“I do not think I am overstating it when I say that mainstream fiction has become death with its complacent, unequivocal truths, its reductive assignment of meaning, its manipulations, its predictability and stasis... ...it became increasingly clear to me that this fiction had become a kind of totalitarianism, with its tyrannical plot lines, its linear chronology, and characterizations that left no place in the text for the reader, no space in which to think one's thoughts, no place to live. All the reader's freedoms in effect are usurped.”
Carole Maso ("Precious, Disappearing Things" 67)
It should be clear by this stage in our cultural evolution that realism in and of itself is an arbitrary concept; there are indeed many different kinds of realism. These all function more or less to stabilize meaning and conception, which is always inherently unstable, and that any concept of a universal, general, or meta-realism is a dream reserved for deists. As the real is quite possibly only truly accessible to us through mathematics, all concepts of reality are founded on illusion and are indeed imaginary and fantasmatic. Unless you are willing to concede that women are born not made, that race is biological and not cultural, that there is a genetic reason for queerness and that we are not all subject to a psychical bisexuality shaped by unconscous anxieties, we have to concede that we are structured as fictions, and our fictions not only reflect this but are versions of it, indeed act as a form of mirroring. The way fiction is structured is the way we are structured, and vice versa. Without fiction we would not know how to think our selves.
“Human beings today need their daily dose of fiction...without it, we would not know how to live.”
Capitalist realism is a theory of the possibility of a dominant prose style aligning subjective states, thus synchronizing, albeit imperfectly, a populace in a body of conception and ideal. This style is simply accepted, and rarely, if ever, questioned. When was the last time you questioned or were even asked to question your assumptions and expectations of the prose, from journalism to literary fiction, that is marketed in this society? Is there possibly an underlying socio-economic reason for not doing so? I say that yes there is. This could involve the shared ego structure/conceptual subjective structure of a populace which is required to perform within certain parameters of productivity. This could require synchronization and alignment of subjective structure so that experience and social structure can be shared. Social order is founded on coherence after all, thus on communication, and any social order or link implies a shared structuring of and aligning of subjective conceptions, that is, a dominant ideology. Capitalist realism functions as an ideological apparatus, and acts to achieve a certain implicit mirroring (related to an implicit bias) of subjectivity, not to expand or question it but to sustain it.
What is narrative if it is not founded on a presumed stability of meaning and image? Story, plot, character, are all elements of narrative which presuppose the stability of meaning as well as the ideal of control. You don’t question the possibility and meaning of what you do, you just embrace it, reaping the subjective benefits of illusory stability and unicity.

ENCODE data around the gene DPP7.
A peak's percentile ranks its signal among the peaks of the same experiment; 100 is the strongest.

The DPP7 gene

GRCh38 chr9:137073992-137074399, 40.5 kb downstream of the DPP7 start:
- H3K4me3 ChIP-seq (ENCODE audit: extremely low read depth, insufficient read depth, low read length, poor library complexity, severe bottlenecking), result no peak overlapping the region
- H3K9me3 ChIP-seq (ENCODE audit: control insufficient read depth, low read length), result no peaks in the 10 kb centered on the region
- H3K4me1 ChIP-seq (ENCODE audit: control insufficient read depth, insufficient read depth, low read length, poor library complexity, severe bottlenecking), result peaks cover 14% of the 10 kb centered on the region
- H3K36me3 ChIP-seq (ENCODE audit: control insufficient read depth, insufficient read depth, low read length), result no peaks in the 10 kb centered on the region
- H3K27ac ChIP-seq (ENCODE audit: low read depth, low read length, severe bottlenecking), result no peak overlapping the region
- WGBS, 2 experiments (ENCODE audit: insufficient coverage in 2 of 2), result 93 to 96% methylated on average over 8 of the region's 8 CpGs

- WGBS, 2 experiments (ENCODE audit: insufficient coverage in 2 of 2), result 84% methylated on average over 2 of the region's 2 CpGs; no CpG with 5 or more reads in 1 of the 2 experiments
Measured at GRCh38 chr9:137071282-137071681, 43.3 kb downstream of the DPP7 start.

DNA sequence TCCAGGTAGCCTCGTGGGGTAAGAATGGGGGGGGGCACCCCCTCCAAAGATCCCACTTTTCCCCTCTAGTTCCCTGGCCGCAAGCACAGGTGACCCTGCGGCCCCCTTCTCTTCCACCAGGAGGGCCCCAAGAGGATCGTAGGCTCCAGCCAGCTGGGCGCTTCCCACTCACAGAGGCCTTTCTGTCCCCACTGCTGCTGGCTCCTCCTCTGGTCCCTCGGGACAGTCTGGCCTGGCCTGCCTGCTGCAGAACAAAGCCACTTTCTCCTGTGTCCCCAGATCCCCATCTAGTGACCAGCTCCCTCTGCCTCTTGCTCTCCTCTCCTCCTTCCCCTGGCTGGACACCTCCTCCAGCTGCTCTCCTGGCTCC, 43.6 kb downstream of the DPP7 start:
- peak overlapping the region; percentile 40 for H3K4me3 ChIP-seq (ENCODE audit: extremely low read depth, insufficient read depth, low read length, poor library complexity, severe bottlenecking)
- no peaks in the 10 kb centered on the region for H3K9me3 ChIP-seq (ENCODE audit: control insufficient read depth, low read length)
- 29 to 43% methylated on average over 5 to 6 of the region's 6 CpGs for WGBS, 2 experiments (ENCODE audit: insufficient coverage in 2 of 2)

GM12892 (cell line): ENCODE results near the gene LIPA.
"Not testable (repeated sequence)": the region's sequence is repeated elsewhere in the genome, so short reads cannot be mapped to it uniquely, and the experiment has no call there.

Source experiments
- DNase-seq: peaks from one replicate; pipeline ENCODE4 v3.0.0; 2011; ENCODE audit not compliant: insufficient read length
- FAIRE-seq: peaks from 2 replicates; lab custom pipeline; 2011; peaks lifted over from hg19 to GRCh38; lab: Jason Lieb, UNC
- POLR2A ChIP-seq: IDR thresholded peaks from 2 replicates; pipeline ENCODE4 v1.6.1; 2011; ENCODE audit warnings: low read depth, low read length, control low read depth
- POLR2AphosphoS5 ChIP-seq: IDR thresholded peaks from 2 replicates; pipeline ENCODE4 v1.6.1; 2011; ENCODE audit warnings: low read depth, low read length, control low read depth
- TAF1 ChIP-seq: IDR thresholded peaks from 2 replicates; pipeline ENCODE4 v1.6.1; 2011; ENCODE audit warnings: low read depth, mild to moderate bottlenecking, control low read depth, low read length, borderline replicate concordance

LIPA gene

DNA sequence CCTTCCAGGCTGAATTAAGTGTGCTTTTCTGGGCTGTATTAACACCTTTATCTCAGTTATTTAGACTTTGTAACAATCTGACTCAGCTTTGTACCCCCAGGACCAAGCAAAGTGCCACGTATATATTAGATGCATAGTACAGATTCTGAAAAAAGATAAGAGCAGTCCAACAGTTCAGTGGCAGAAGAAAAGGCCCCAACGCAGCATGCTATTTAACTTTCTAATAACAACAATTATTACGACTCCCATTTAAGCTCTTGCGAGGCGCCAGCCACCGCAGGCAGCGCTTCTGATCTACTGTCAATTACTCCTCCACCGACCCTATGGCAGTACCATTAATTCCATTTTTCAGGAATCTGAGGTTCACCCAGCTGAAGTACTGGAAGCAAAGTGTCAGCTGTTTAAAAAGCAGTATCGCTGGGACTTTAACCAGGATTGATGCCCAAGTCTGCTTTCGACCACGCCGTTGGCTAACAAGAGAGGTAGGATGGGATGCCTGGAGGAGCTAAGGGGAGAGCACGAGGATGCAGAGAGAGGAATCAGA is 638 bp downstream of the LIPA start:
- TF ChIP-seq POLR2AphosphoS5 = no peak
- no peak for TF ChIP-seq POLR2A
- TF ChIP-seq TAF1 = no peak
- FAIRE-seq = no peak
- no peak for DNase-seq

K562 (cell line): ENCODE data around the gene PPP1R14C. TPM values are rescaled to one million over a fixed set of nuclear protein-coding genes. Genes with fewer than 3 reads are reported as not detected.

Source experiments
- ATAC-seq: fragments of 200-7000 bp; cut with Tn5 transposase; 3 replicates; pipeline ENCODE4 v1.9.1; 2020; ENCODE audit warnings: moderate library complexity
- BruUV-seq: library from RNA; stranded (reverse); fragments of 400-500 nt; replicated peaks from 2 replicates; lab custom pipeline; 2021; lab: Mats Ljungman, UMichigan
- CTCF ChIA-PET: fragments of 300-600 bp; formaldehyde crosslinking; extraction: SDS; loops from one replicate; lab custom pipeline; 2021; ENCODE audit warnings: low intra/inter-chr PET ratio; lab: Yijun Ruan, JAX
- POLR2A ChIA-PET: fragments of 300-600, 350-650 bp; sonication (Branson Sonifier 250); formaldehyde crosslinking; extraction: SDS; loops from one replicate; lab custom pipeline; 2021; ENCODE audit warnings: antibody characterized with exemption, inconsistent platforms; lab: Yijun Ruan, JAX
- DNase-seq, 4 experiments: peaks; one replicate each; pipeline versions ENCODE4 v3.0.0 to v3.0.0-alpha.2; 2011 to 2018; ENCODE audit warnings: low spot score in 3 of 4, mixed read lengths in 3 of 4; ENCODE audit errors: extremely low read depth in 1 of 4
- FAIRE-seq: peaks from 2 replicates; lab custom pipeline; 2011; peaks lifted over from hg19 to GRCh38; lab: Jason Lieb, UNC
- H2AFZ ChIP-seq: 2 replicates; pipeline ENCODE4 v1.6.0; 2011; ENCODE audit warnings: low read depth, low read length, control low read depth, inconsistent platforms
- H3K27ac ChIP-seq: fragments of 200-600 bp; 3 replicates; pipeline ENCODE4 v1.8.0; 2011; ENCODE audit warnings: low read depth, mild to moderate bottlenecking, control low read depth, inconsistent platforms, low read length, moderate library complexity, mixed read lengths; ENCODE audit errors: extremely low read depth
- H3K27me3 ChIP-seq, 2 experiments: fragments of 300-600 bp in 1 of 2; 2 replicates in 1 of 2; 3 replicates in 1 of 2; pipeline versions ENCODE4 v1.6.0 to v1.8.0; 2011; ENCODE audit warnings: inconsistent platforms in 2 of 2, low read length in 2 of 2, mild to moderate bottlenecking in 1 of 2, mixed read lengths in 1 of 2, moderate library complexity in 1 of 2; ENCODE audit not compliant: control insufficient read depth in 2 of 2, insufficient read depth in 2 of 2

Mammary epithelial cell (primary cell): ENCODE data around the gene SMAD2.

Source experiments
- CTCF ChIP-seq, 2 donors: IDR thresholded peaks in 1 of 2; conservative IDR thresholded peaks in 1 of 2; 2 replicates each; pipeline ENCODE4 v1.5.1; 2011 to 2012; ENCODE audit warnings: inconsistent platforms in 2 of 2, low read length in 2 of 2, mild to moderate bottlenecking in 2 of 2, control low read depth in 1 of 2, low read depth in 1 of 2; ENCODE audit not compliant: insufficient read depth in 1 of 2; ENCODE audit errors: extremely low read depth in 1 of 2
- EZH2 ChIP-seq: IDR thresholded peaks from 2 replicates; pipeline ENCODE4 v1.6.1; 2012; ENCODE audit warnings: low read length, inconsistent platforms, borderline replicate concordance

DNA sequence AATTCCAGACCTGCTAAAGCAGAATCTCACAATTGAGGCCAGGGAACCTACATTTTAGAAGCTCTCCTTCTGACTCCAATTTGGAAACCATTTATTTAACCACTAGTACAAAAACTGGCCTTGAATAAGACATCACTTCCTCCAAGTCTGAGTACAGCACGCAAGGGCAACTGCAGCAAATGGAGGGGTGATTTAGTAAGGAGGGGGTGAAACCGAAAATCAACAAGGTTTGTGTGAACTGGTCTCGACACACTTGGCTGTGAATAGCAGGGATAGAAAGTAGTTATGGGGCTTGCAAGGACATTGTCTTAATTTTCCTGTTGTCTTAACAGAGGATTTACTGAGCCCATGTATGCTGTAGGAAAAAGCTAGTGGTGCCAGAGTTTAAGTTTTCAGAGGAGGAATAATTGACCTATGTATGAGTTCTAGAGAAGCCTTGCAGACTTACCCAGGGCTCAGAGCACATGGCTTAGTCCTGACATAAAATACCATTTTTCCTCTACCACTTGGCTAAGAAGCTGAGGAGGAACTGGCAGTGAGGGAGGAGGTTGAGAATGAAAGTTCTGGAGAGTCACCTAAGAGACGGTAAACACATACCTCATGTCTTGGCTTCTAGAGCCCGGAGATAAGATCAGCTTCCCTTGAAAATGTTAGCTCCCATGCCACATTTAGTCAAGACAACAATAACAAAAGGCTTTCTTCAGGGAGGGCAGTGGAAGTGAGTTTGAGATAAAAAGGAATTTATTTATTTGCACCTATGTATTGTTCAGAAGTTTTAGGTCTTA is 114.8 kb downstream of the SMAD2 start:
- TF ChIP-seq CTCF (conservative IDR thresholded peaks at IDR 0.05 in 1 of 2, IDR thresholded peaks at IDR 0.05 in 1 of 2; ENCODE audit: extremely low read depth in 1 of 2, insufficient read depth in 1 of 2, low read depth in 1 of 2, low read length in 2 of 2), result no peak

Capitalist realism is made in what can be called the commodity shops, in the factories of virtuous art (any art that adheres to the dominant paradigms can be said to be virtuous). Whether writing schools, universities, or mainstream publishing, these function as commodity shops, as, in essence, the killers of vision: you align yourself, your vision with that of the commodity and you implicate yourself in the commodification of your literary work by accepting such strictures as they demand. Literary practice is a fundamental expression of the individual, is perhaps the final refuge for the same (“La liberté passe par la réconnaissance de la singularité.” Kristeva). As such it is not part of the structure of human community except perhaps in a negative manner as all human community is ultimately founded on exclusion, on a shared sense of evil and taboo; in this context you should consider the logic of community standards, of shared abjection, usually related to waste and/or menstruation, and of dietary prohibitions. Literary practice is a way of thinking, and every prose style is a form of conceptualizing; that is to say, literary practice is ultimately a form of investigation. From Poe’s tales of ratiocination, to la littérature engagée, to Solzhenitsyn’s ‘experiment in literary investigation,’ and even prior to that, ways of thinking, explorations in human consciousness and in expanding rationality and exploring the possibilities of human subjectivity: in the same way Giorgio Agamben can refer to Dostoevsky as the greatest theologian of the 19th century, and Harold Bloom can credit Shakespeare with the creation of the modern mind. More than anything literary practice is a fundamental way of human knowing, “a meticulous and painstaking analysis of the aptitude itself to represent, symbolize, and think.” (Julia Kristeva, Hatred And Forgiveness, p. 210) The commodity shops, on the other hand, are in the business of producing commodities, and the publishing houses are in the business of publishing commodities, and the journalists are in the business of reviewing commodities, and the so public is spoonfed commodities. Commodity prose reinforces code and convention, it doesn’t question or subvert them as is the case with what can be called the literary event. Codes and conventions reinforce false beliefs, in fact they are founded on such beliefs. The literary act seeks to undo social codes and conventions.